Chef Cathal Armstrong
Photo: David Prince
Oh, sure, you can toss around a phrase like "traditional pub food" as if you know what you're talking about. You might even have some examples in mind—steak and kidney pie, perhaps, or fish and chips. But here's a tip: Don't say it in Great Britain or Ireland. Because there's no such thing.

Traditional food exists over there, of course, much of it quite wonderful. And the pub is practically a civic institution. But until recently, finding the two of them together in one place was about as likely as getting Ossetra caviar on toast points at a drive-through in Kansas.

"Food never used to be part of pub culture," says Irish-born Cathal Armstrong, chef and co-owner of Restaurant Eve, Eamonn's Dublin Chipper, and the Majestic, all in Old Town Alexandria, Virginia. One thing that changed was the passage of strict drunk driving laws, in 1967 in Britain and in 1994 in Ireland. Suddenly, people no longer sat around for hours downing pints of Guinness—they drank at home instead. So pubs started serving food to bring in new customers and give them a reason to stick around longer without getting utterly pickled on ale. Thirty years ago, fewer than 10 percent of London pubs served hot food; now about 90 percent do.

These days so-called gastropubs—establishments offering British-style comfort food and drinks in an unpretentious atmosphere—are a bona fide culinary movement gaining traction here in the United States, according to Entrepreneur.com. It's easy to understand why the pub part of this trend is catching on: When times are tough, people long to feel rooted in their communities, and these convivial local hangouts have always offered an unconditional welcome to whoever came through their doors. "By far the most important aspect of pubs has always been their social function," says Armstrong.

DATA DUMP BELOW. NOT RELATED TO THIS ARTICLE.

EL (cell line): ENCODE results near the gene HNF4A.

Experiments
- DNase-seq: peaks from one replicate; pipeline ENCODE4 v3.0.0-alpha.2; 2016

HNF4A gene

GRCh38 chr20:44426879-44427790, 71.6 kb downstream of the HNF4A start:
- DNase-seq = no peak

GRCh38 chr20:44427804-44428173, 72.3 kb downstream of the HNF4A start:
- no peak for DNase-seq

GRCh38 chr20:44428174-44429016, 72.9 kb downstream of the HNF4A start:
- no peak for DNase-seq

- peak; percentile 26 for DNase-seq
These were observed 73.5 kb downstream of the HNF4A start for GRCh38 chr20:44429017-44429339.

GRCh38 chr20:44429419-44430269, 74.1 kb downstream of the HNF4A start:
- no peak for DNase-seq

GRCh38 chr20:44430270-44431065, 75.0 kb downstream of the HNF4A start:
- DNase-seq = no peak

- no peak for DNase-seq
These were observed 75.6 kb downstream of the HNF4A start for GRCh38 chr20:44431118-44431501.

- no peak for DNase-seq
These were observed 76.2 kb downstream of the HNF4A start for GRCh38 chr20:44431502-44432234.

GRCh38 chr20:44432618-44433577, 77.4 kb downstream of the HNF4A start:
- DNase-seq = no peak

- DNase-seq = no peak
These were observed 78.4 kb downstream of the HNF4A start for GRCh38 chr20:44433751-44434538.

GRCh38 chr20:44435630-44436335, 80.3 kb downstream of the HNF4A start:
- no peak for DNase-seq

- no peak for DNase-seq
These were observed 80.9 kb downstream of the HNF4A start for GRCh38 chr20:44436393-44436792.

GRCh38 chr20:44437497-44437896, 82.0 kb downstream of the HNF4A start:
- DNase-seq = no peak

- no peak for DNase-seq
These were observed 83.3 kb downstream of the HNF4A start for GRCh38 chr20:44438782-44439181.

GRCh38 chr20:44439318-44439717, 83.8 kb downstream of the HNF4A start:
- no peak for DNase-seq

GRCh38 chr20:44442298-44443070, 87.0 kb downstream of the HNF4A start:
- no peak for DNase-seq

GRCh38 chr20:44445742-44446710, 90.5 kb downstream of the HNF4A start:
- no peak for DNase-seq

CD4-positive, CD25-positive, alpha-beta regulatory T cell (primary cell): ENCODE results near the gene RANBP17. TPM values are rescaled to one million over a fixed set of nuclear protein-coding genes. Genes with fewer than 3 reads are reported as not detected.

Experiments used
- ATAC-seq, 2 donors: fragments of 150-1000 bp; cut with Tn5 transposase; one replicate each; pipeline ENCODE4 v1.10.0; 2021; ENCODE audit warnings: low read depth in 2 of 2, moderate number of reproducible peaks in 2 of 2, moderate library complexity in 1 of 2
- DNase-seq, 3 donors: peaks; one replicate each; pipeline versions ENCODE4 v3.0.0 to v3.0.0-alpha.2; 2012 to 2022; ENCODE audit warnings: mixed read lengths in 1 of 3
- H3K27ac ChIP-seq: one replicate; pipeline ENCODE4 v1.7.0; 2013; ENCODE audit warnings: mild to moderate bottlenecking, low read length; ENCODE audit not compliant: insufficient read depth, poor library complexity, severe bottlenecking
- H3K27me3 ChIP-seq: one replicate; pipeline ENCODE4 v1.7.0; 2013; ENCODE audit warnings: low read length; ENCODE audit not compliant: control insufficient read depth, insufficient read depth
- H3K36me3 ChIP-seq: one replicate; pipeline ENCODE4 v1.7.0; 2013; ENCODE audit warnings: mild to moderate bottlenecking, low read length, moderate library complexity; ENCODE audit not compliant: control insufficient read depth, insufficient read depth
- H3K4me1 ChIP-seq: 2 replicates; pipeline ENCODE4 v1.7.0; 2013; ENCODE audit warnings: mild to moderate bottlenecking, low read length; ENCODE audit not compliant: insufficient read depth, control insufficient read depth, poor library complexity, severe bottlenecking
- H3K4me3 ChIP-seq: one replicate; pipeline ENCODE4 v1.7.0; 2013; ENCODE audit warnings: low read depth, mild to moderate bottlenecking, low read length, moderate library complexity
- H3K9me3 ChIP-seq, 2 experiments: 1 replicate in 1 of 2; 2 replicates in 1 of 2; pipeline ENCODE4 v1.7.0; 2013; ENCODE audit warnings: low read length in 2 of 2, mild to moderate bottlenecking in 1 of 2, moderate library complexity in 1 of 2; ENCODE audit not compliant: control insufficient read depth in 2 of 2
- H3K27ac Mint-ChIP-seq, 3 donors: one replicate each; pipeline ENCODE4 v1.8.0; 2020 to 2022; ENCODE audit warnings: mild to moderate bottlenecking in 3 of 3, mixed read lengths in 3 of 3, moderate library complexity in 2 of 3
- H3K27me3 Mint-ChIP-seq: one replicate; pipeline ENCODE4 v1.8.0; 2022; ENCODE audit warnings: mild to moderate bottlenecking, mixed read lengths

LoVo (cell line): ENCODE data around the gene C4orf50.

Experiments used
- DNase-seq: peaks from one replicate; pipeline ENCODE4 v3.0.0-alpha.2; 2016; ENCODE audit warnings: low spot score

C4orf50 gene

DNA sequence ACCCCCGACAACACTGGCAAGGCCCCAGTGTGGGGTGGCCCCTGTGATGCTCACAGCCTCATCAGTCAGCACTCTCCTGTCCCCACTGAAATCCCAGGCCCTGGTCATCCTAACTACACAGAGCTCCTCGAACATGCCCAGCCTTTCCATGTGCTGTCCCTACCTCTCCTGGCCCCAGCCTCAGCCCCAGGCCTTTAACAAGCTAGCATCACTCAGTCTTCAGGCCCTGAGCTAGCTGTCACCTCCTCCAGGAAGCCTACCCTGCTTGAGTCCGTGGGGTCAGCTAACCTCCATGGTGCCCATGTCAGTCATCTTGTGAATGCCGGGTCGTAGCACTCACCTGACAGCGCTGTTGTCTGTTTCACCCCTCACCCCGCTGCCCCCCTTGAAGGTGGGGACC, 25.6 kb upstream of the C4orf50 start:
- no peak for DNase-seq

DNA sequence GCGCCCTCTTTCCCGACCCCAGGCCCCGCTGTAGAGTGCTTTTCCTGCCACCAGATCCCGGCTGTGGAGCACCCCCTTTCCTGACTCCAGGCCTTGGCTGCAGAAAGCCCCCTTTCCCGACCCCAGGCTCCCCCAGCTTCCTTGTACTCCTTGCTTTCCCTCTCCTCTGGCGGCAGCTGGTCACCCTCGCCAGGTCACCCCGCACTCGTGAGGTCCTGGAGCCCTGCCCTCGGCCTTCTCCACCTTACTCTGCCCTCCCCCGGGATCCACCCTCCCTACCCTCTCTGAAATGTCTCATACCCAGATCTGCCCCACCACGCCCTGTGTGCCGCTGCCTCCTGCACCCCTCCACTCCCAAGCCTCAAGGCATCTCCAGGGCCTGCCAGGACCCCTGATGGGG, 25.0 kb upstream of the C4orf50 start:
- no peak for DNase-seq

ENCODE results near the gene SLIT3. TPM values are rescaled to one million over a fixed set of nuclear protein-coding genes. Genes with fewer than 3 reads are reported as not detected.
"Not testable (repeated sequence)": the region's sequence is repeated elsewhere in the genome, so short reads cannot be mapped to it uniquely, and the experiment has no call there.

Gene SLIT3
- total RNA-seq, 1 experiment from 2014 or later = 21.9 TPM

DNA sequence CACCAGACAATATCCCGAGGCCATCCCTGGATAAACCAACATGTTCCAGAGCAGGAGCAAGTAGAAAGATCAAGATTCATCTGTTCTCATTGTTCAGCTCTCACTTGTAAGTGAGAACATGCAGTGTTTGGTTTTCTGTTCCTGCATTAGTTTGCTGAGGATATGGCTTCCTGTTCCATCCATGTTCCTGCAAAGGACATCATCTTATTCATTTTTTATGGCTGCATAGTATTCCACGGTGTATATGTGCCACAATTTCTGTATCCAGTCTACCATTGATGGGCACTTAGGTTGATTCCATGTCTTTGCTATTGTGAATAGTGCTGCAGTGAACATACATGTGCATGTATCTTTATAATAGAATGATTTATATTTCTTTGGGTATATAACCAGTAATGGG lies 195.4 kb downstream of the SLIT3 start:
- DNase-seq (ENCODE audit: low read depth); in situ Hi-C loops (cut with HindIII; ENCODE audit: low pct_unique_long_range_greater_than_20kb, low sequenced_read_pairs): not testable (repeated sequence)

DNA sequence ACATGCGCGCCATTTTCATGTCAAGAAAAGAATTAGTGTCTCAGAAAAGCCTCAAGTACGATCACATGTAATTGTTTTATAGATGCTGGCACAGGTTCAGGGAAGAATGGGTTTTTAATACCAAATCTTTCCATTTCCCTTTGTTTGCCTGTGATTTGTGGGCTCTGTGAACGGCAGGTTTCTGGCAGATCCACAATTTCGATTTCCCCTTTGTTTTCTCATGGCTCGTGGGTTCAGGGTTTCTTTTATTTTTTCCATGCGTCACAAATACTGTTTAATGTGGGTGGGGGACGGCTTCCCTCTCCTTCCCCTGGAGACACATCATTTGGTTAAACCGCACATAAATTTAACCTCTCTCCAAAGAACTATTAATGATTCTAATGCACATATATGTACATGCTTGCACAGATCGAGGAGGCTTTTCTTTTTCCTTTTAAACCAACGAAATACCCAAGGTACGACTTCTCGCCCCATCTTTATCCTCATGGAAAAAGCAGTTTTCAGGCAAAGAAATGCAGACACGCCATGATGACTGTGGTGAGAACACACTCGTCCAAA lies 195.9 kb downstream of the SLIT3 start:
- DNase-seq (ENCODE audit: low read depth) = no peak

The gastro aspect of the movement is a bit more perplexing, however. Who would have thought you could build a chic cuisine out of the sodden remnants of British and Irish cooking, long renowned for overboiled vegetables and boarding school puddings with names like spotted dick? But it turns out that these countries have dazzling culinary traditions, tucked away in storefront butcher shops where simple savory pies were baked fresh daily, down cobblestone lanes in Dublin and Aberdeen where fish and chips were fried to order and served in newspaper cones to soak up the grease, and in those drafty country kitchens where a big pot of stew would always be simmering on the cast-iron stove and a loaf of oat bread baking in the oven.

The secret ingredient in pub food, plus recipes from Cathal Armstrong